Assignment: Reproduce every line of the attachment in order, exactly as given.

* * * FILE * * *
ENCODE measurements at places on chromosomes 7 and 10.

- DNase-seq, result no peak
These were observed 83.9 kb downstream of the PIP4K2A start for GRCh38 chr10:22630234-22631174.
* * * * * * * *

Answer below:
ENCODE measurements at places on chromosomes 7 and 10.

- DNase-seq, result no peak
These were observed 83.9 kb downstream of the PIP4K2A start for GRCh38 chr10:22630234-22631174.